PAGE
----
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Venezuela's Energy Minister: The tale of Pinocchio?

By Veneconomy

25.05.05 | Pinocchio is the leading character in the children’s story by Carlo Collodi. As everyone will recall, Pinocchio fell into the trap of telling a lie to cover up an earlier one, then he invented another to cover up the second, and on and on. And every time he lied, his nose grew as a punishment.

It would seem that Energy and Oil Minister Rafael Ramírez (who is also President of PDVSA) is a Pinocchio, Bolivarian style. The most recent lies apparently told Minister/President Ramírez have to do with his attempts to justify why the monies of PDVSA have not reached the Central Bank.

One of the apparent falsehoods proffered by the Minister/President is his claim that production from the Orinoco Oil Belt strategic alliances (617,000 b/d) generates dollars that do not enter the country. It would be logical for these companies to retain part of their dollar income abroad until their annual shareholders’ meetings decree the dividends, so as to be able to cover debt servicing and other expenses. But there is a tremendous difference between that situation and saying that foreign currency does not enter the country. If this were true, then the four strategic alliances would not have paid, for example, royalties or their expenses in Venezuela, which apparently amount to nearly $600 million for the year to date, quite apart from income tax, which could come to an additional $1 billion.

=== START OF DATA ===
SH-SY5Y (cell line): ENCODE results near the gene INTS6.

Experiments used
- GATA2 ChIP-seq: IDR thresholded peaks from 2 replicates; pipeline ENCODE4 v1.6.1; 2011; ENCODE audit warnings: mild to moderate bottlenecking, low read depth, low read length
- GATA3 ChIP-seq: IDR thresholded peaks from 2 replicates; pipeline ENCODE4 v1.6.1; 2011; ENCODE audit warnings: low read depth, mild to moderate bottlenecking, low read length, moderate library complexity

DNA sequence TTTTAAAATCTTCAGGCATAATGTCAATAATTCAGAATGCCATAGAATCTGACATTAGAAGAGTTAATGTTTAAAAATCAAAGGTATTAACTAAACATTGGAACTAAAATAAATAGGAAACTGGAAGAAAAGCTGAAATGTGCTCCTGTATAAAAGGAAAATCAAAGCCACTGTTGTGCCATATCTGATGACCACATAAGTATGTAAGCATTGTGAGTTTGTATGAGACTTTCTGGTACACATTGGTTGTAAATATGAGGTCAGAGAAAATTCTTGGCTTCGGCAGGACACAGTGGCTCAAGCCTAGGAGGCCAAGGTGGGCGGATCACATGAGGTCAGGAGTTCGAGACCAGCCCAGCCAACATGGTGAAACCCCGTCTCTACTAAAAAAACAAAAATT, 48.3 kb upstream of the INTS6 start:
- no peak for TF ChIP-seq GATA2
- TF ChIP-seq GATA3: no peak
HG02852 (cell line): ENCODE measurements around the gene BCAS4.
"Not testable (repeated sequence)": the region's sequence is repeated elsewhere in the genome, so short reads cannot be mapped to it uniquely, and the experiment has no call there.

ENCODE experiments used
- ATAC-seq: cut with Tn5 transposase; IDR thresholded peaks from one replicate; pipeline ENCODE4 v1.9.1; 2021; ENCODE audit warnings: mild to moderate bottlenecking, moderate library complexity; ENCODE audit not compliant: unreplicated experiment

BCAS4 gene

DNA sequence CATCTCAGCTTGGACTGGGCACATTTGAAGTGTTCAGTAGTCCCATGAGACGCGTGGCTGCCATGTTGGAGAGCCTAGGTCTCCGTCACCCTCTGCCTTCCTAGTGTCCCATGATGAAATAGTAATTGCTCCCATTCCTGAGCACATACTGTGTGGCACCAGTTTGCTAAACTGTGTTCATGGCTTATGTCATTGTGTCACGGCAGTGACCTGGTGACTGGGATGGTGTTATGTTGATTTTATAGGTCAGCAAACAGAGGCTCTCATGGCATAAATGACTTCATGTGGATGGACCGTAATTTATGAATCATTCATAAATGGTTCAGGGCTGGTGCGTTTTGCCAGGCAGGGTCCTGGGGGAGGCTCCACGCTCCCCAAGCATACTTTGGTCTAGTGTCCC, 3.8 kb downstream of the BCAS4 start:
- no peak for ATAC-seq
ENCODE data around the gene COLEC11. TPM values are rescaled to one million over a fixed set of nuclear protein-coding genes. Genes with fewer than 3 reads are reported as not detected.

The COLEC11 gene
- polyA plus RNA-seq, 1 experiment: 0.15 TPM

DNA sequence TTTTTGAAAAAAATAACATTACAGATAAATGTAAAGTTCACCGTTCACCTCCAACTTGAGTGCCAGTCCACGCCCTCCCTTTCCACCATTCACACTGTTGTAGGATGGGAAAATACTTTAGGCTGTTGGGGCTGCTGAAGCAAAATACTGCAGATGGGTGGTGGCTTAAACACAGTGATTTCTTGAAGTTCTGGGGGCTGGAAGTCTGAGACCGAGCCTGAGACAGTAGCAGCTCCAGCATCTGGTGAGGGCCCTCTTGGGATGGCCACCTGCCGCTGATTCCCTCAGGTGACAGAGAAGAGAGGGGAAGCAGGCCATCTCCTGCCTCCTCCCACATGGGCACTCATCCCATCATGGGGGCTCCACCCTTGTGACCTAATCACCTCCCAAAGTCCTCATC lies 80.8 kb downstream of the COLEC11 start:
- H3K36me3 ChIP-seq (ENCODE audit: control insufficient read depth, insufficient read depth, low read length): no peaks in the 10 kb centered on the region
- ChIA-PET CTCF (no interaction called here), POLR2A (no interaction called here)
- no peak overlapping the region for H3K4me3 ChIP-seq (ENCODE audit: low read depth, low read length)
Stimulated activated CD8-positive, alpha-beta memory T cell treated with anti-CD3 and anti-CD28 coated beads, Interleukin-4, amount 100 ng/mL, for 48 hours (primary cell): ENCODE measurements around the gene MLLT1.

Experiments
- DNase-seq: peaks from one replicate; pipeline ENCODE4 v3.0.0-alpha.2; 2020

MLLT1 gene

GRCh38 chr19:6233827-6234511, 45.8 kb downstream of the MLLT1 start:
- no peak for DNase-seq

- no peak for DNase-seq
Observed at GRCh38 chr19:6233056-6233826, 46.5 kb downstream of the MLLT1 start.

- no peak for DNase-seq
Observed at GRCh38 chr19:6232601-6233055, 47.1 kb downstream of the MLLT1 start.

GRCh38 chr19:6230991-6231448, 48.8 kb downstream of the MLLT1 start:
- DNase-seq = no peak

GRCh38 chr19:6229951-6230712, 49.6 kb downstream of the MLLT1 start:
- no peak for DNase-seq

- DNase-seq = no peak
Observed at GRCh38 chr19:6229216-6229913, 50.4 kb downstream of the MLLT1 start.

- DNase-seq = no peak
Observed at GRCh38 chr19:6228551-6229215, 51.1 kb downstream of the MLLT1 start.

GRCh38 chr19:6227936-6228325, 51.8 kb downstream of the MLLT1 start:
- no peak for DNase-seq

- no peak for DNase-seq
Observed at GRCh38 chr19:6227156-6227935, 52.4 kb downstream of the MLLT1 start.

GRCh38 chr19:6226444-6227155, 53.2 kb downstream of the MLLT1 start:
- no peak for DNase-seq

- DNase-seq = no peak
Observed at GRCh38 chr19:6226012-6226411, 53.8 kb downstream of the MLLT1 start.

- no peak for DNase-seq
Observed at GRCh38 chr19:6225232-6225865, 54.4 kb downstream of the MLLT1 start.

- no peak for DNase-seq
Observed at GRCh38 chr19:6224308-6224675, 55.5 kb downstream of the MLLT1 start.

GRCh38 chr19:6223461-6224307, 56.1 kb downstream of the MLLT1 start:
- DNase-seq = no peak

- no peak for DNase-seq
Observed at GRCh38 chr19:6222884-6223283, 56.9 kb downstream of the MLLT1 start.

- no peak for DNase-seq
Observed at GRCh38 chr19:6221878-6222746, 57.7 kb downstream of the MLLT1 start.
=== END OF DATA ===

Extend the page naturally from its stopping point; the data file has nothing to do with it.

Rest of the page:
Another dubious statement by the Minister/President -which, while not a lie itself, would seem to conceal a falsehood- was when he claimed that $1.418 billion were used for payments abroad. If that were the case, this would be $40 million more than was spent on this same item during the whole of 2004. Ramírez gave no explanation at all of the reasons for this increase, but independent analysts suggest that it could be due to the huge quantities of gasoline that had to be imported to cover shortfalls from the refineries, which are still not running normally thanks to poor management by the new PDVSA. On top of that, Venezuela is being forced to absorb losses resulting from having to purchase production abroad, owing to its inability to meet supply contracts such as the agreements signed with Argentina.

Pinocchio’s story had a happy ending. He came to be truly repentant for having lied and, as a result, his nose shrank to its normal size and didn’t grow again. VenEconomy hopes that the government will mend its ways so that Venezuela, too, can have a happy ending.

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